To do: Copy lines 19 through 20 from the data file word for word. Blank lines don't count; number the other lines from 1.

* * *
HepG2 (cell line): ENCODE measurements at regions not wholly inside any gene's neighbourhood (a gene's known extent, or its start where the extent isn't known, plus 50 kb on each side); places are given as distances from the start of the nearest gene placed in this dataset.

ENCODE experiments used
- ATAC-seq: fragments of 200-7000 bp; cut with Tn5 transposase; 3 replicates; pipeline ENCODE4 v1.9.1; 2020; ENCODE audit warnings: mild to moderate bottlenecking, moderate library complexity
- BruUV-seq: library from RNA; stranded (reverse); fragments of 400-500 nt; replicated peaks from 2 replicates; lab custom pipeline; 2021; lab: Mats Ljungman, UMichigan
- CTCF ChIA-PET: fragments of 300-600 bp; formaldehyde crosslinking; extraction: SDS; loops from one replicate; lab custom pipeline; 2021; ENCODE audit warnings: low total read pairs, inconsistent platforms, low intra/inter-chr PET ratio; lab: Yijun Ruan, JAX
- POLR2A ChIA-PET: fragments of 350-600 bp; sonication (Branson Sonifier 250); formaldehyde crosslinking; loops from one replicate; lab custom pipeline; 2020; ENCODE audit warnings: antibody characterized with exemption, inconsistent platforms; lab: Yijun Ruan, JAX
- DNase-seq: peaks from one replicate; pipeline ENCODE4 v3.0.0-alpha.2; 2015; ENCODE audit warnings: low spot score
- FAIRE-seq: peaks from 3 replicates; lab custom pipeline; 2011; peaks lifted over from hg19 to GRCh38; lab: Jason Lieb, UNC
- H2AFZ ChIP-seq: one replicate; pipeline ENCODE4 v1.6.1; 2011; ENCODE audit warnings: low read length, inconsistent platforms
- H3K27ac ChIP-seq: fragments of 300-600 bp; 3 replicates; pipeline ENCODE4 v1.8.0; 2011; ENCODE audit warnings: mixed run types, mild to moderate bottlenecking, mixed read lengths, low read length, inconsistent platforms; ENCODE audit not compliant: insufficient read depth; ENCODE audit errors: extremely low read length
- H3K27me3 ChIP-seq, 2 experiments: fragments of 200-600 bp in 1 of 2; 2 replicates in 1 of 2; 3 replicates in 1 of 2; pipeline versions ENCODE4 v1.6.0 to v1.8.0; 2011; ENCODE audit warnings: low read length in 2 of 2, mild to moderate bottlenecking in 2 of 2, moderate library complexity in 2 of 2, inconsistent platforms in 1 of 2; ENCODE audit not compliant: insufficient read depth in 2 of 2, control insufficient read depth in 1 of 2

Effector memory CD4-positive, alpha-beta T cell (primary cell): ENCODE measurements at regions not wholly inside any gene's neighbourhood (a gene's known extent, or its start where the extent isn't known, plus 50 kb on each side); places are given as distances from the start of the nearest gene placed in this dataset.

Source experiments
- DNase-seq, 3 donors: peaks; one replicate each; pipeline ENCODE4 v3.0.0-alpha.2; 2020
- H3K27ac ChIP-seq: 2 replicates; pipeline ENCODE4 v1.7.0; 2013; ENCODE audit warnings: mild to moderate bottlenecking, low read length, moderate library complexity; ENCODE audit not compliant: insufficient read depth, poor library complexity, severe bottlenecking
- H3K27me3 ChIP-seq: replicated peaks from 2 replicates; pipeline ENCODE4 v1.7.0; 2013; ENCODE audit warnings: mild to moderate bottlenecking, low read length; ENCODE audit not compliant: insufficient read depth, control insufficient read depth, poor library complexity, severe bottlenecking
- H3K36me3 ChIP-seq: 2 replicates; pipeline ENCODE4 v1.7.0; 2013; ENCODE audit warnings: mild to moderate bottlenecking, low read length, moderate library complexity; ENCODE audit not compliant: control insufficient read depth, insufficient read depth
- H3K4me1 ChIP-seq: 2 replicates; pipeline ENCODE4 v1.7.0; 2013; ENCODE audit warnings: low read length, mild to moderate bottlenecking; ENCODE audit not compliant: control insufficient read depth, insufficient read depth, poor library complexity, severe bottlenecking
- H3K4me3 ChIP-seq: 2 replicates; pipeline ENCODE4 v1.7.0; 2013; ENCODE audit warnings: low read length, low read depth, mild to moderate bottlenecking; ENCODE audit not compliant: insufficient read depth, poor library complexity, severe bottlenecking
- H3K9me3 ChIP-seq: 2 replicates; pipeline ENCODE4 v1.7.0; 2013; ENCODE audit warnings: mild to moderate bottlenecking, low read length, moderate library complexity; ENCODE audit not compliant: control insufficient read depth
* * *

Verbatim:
- H3K4me3 ChIP-seq: 2 replicates; pipeline ENCODE4 v1.7.0; 2013; ENCODE audit warnings: low read length, low read depth, mild to moderate bottlenecking; ENCODE audit not compliant: insufficient read depth, poor library complexity, severe bottlenecking
- H3K9me3 ChIP-seq: 2 replicates; pipeline ENCODE4 v1.7.0; 2013; ENCODE audit warnings: mild to moderate bottlenecking, low read length, moderate library complexity; ENCODE audit not compliant: control insufficient read depth